As/Is







8.29.2015


Melopoeia and Time


The tradition in serious poetry, of poets anthropomorphizing impersonal forces (Love, Time, Beauty) is a rich one, even if it fell into disuse in the twentieth century. John Keats, for example, will always address impersonal forces like Love, Time, and Beauty in a personalized, I-thou manner. He thusly imposes on the aesthetic context the resolutely personal (odal) world which is his insignia. The Modernists and post-modernists found Keats, and Romanticism, naïve for this anthropomorphizing proclivity; yet, the tunnel vision they imposed on poetry, involving the hegemonic power of the impersonal, objective, and synthetic, shuts down the humanistic and the imaginative in a surfeit of emptiness and unmusical banality. As for how this issue is dealt with in Apparition Poems— if Time, for instance, is to be anthropomorphized— one compromise solution involves taking Time and making it a dry iced, impersonal “it” in an I-it chiasmus situation. Thus, the perceived hokeyness of making everything personal is avoided, even if a confession is also made that impersonal forces like Time may stand in Inter-Dialogic relationships with our consciousness, metaphorically jumping into our brains and making incisions, not out of a conscious will, but out of unconscious, emanated power. Time, of course, is merely (as Kant teaches us) an intuition, something our brain imposes on what matter is empirically given to us, and also an aid to register perceptible changes in matter. The problem, for the poet swimming in these waters, is that human consciousness generates emotions about these processes. So, we have Apparition Poem 1067:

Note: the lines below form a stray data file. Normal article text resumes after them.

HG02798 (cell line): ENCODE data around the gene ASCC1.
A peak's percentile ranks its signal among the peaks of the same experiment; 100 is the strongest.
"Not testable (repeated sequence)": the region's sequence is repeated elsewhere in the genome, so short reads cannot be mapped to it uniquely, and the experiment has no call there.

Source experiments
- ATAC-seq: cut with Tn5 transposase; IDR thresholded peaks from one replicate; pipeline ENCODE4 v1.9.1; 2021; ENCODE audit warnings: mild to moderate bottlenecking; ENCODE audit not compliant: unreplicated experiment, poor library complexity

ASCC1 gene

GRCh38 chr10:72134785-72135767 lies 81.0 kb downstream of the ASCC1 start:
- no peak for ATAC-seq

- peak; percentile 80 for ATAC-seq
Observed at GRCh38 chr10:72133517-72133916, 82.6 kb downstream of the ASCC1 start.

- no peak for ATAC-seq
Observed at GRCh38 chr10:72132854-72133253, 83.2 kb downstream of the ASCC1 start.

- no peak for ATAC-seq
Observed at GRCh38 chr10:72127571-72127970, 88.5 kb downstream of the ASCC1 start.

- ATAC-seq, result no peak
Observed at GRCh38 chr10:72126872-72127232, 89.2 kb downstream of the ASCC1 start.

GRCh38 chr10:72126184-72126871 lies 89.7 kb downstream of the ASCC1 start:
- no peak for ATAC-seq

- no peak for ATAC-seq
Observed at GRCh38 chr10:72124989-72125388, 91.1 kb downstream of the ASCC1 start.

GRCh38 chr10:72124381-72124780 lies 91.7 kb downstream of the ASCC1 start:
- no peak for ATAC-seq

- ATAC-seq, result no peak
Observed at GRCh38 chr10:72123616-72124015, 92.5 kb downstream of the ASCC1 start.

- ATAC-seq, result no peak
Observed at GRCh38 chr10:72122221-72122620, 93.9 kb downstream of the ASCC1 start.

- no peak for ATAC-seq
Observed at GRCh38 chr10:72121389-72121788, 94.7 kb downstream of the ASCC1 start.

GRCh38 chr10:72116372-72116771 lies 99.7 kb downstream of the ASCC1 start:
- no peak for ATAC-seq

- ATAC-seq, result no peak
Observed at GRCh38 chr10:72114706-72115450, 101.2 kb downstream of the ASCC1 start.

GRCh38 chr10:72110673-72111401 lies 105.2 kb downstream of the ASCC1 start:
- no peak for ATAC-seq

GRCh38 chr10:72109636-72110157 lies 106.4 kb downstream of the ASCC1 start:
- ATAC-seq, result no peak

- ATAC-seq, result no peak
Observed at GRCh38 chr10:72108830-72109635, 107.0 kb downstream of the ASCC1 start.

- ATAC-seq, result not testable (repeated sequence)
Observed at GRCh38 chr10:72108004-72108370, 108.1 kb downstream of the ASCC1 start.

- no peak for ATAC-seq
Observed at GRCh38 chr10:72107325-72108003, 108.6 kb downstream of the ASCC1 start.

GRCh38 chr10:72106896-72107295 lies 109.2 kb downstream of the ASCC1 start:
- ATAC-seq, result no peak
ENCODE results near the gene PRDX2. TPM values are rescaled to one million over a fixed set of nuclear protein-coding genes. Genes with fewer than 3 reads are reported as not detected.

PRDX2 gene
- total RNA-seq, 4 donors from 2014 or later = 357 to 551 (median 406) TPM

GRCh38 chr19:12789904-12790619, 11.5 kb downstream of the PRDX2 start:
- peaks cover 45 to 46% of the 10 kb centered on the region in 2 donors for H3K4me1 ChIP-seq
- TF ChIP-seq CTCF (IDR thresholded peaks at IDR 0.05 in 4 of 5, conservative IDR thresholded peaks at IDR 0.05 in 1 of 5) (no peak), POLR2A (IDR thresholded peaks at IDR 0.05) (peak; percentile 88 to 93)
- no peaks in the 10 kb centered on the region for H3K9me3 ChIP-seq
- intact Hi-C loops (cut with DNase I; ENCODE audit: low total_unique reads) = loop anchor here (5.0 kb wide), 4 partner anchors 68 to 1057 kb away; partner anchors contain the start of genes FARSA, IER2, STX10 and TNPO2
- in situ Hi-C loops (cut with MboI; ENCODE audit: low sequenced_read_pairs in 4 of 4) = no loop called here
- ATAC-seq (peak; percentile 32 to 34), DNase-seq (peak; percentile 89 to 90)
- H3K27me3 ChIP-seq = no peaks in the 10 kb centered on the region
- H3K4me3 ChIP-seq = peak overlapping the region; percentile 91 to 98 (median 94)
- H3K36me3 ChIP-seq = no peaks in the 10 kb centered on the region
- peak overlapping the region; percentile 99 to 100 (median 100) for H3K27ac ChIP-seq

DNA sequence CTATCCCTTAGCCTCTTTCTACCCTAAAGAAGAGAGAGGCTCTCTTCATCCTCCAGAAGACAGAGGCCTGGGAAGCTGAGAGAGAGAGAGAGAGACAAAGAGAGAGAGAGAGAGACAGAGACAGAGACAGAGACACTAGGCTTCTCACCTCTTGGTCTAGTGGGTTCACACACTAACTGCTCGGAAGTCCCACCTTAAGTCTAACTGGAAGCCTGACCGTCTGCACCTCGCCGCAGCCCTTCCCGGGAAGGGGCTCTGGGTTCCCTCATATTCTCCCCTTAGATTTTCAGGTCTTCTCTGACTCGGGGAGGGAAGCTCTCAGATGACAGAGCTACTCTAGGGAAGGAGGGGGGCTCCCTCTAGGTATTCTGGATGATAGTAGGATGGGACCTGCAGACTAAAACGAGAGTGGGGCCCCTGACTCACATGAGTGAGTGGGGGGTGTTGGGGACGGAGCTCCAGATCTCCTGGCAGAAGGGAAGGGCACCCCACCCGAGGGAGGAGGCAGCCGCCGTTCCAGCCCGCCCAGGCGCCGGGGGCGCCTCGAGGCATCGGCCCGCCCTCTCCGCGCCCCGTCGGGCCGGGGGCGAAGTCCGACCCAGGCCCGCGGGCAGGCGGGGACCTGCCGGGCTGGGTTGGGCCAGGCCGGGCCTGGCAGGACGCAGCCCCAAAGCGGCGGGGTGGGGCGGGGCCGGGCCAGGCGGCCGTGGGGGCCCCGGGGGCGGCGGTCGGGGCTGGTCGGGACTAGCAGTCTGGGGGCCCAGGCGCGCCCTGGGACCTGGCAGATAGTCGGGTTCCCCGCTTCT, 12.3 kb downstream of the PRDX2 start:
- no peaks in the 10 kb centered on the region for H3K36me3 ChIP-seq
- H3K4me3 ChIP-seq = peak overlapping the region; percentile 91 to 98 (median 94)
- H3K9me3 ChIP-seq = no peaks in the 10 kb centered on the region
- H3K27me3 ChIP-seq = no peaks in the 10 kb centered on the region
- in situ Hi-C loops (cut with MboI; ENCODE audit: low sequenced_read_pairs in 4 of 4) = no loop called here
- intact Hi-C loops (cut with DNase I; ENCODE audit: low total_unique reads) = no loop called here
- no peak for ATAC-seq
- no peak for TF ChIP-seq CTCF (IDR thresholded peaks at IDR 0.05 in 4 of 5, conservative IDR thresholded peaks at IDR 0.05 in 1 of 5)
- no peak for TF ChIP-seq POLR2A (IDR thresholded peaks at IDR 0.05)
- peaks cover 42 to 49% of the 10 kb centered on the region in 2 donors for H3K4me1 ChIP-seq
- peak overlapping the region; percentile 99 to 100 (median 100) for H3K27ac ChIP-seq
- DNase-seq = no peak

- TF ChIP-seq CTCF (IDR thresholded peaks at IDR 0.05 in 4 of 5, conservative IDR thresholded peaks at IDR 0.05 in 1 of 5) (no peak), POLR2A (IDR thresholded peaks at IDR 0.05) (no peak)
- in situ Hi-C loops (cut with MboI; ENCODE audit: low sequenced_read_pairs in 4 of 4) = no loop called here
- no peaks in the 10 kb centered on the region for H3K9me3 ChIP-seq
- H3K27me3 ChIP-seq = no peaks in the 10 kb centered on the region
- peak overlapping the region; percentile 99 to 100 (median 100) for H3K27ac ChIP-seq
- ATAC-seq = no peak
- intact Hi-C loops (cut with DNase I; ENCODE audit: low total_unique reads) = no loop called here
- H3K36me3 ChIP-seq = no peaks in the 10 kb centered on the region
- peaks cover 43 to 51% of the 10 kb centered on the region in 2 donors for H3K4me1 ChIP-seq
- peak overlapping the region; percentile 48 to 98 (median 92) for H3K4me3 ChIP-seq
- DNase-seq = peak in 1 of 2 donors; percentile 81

I want to last—
to be the last
of the last of
the last to be

taken by time,
but the thing
about time is
that it wants,

what it wants
is us, all of us
wane quickly
for all time’s

ways, sans “I,”
what I wants—

One of the oddities here is that melopoeia, and melopoeiac tension/release games, compensate for the frustration of the protagonist’s circular Inter-Dialogic interaction with time as an impersonal force, impinging on his consciousness. The music manifests in clusters, which is my usual manner/mode of melopoeiac practice, and in end-rhymes as well. The Inter-Dialogic tension here— the knowledge that anthropomorphized time “wants,” in an impersonal fashion, to co-opt and destroy everything I, as an individual, either have or have created— makes it so that the poem, which begins with “I want” and finishes with “I wants,” has in it a sense of metaphysical exploration of combined or “mutt” interactions between personal and impersonal forces, what has perceptible bounds and what does not. The problem with the poem anthropomorphizing Time is that the poet’s instinct to do so, though it jibes with his aesthetic intentions, must nonetheless be riddled with the doubts and inconsistencies of consciousness reaching too far past itself, and its own empirical understanding. The principles of pure reason— Kant’s top rung of what human cognition can achieve— can only speak of Time as an intuitive force in human consciousness, and not strictly knowable past that. We do not know if Time-forces inhere in the universe which manifest some form of consciousness or personality. They might. To the extent that the poem sketches a semantic and melopoeiac circle in space, where the end and the beginning are rough parallels, what is suggested is a sense of stalemate with an impersonal force which cannot help but touch us, in both Inter-Dialogic interactions and out, while also manifesting evidence that no consciousness can inhere in it, and the personal and the impersonal become so hopelessly intermixed that the poem gets lost in its own music. To be lost in melopoeia, while also dry iced by an I-it perspective, makes the poem its own kind of hybrid, built of parts which ache to transcend their limitations and know what is not readily known, even as what is shown to consciousness here is frightening and frustrating.